Beginners – start here!
Radio controlled aircraft modelling is an exciting and challenging hobby. It provides an opportunity to experience flying both fixed wing planes and helicopters and can lead to the development of aerobatic and other flying skills and ultimately participation in competition. Some will particularly enjoy scale building and replicating the appearance and flying characteristics of their favourite full size aircraft and this can also lead to competition for those who want it.
If you enjoy building and working with wood a traditional kit will be your choice. You will certainly feel a great sense of achievement when something you’ve created from a box full of wood flies successfully. On the other hand you may not have the time or patience and will just want to get on with the flying experience. The answer for you will be to choose from the vast range of ARTF (almost ready to fly) kits you will find at the model shop. These are virtually complete including the covering and decoration and will just need a few evenings work for final assembly and fitting the radio equipment etc.
Whichever route you take for your first model, you will have to decide whether to go for an ic (internal combustion) engine or electric power. The traditional choice is ic and for many, working with these miniature engines is one of the joys of the hobby. In recent years however, electric power has also grown in popularity. Developments with the motors and batteries have meant that electric power can now equal the performance of ic and it is quieter and cleaner.
You will also have to buy the radio equipment. Modern sets are very reliable and recent developments have completely overcome the risk of one transmitter interfering with another. You will find a wide range to choose from and your model shop will be the best place to go for advice.
If you want to avoid any kind of assembly you will also find completely ready to fly planes and helicopters at the model shop. These will be smaller than the traditional kits and ARTFs, but they will still offer the flying experience and can be great fun.
The hobby is constantly changing as new technology is developed. A new modeller will certainly never be bored.
To reduce the chance of frustration, a new modeller must accept that he will have to develop some flying skill before going for the more exotic machines. Some folk visit a club site or go to a model show and see powerful scale aerobatic or detailed world war II fighters being flown by experienced pilots. They decide that’s what they want and off they go to the model shop to buy one. The problem is that this sort of plane is difficult for a beginner and it will probably smash into the ground very quickly, turning the episode into a costly mistake that might well end in an early disenchantment with the hobby.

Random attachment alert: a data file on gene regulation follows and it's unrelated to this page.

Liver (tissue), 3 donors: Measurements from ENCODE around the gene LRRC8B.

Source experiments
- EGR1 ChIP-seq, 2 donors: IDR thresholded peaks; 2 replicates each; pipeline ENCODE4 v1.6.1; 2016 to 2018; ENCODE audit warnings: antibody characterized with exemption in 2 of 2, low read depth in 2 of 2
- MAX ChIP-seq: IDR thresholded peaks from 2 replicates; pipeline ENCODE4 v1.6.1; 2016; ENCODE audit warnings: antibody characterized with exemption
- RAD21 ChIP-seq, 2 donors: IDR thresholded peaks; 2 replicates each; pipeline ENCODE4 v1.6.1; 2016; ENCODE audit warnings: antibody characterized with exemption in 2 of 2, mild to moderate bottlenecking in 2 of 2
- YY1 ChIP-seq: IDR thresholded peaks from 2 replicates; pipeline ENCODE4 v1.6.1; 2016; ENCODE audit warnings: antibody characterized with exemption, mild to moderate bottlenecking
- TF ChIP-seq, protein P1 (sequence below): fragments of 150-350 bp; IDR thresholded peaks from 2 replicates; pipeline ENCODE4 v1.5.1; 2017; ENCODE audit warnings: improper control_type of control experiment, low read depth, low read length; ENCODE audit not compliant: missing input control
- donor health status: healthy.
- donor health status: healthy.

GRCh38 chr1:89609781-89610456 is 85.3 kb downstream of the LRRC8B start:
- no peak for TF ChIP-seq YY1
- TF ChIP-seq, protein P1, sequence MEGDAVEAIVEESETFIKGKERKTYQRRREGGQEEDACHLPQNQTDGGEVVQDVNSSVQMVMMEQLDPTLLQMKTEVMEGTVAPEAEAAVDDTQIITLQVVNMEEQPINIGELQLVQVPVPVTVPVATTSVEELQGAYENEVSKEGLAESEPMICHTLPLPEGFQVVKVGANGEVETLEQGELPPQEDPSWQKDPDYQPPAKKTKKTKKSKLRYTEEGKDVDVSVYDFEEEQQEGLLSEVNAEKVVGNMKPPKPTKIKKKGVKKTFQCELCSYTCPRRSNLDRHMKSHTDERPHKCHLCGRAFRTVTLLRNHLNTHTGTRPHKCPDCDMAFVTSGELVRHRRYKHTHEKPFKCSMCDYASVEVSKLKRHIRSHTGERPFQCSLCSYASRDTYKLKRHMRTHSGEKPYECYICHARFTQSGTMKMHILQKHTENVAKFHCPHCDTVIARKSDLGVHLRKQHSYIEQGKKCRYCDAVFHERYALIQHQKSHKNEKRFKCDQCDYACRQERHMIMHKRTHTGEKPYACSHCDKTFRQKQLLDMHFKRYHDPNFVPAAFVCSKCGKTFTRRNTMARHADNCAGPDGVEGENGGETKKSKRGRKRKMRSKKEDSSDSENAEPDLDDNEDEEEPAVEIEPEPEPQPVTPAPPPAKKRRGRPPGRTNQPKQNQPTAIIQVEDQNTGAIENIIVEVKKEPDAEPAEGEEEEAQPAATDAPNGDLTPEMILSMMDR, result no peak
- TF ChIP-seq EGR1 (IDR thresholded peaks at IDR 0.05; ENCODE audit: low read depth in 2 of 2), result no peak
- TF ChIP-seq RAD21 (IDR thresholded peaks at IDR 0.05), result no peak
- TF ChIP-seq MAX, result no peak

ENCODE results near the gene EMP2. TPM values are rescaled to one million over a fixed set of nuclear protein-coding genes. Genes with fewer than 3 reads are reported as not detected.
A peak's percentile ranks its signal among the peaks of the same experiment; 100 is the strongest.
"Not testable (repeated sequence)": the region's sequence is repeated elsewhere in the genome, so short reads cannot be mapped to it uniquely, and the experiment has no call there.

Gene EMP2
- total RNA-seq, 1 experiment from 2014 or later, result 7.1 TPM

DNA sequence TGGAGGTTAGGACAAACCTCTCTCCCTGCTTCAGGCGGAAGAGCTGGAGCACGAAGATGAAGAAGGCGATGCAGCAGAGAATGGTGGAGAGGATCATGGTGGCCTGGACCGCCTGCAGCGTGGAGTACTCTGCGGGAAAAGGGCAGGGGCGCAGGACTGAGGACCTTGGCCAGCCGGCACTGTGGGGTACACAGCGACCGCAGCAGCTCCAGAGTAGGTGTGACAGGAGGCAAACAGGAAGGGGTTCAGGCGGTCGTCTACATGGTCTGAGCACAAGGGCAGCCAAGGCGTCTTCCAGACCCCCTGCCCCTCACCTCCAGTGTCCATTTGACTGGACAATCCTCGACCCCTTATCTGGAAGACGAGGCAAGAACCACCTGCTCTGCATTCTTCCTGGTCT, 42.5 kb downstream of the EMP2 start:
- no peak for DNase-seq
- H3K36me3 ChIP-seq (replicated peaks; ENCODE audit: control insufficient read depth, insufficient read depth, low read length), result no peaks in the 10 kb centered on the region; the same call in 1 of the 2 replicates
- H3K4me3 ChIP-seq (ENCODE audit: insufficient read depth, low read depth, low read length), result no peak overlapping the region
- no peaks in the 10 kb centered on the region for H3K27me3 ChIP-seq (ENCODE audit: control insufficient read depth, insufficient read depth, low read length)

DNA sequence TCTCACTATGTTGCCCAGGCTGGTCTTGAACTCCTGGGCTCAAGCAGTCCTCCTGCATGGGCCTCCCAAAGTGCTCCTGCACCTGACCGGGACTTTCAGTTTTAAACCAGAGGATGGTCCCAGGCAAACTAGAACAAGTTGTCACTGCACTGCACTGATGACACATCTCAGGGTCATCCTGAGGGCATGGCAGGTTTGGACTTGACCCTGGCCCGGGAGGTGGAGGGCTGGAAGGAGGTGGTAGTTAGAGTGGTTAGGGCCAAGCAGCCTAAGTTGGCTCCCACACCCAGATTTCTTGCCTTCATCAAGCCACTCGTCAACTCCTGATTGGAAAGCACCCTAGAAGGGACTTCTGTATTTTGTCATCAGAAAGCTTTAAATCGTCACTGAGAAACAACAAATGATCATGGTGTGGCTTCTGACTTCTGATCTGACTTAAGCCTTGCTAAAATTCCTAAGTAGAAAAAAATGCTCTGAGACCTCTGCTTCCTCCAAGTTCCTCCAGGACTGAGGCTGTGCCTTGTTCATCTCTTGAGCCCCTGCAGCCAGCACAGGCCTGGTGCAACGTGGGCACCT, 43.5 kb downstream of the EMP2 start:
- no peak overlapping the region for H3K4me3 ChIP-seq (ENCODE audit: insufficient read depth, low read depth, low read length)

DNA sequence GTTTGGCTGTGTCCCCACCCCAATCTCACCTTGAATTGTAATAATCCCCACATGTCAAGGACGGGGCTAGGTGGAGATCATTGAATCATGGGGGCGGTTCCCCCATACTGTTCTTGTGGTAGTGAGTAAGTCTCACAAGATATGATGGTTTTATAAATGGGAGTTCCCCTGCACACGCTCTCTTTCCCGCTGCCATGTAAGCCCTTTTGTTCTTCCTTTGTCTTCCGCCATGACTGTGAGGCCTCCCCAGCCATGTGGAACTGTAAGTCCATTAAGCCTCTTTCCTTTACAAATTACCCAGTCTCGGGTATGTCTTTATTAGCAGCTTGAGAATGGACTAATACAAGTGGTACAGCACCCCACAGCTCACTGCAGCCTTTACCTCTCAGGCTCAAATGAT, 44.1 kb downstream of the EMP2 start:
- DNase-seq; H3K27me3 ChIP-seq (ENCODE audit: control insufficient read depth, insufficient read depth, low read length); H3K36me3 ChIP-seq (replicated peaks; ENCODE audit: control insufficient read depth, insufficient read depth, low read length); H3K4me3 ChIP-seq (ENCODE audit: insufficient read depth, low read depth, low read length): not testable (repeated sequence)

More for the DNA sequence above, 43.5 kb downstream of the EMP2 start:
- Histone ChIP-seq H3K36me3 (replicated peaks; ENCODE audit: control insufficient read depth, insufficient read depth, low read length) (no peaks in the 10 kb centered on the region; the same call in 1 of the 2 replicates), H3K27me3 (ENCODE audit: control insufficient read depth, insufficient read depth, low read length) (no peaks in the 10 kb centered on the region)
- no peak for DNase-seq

The fact is that most people find flying a remote control plane difficult to start with. The most common problem is that they get too far away and lose sight of the planes orientation. There is also the problem of controlling a turn when the plane is flying towards you and the primary controls are reversed. Getting this wrong with a fast plane means certain disaster.
The answer is to start with an easy to fly plane, or a ‘basic trainer’ and ideally to join a model flying club where an experienced flyer can assist you and be there to take over if things get out of hand. Many new comers find landing particularly difficult and like to leave this to their helper until they feel completely confident with basic flying.
The picture above shows a popular trainer design. A trainer like this is a specific type of model aircraft that is designed to be inherently stable and to fly slowly to give the new pilot plenty of thinking time. Most trainers have a tricycle under carriage and are designed to remain stable in slow flight so that they are easy to land. They should also be robust enough to survive the odd rough landing.
This one is typical of the traditional kit type and would be fitted with a 40 size ic engine.
If you are keen to get involved you will find a wealth of information on the net and there are several monthly magazines packed full of advertisements available from your model shop or the likes of WHSmith. Do your research first and take advice from your model shop or flying club.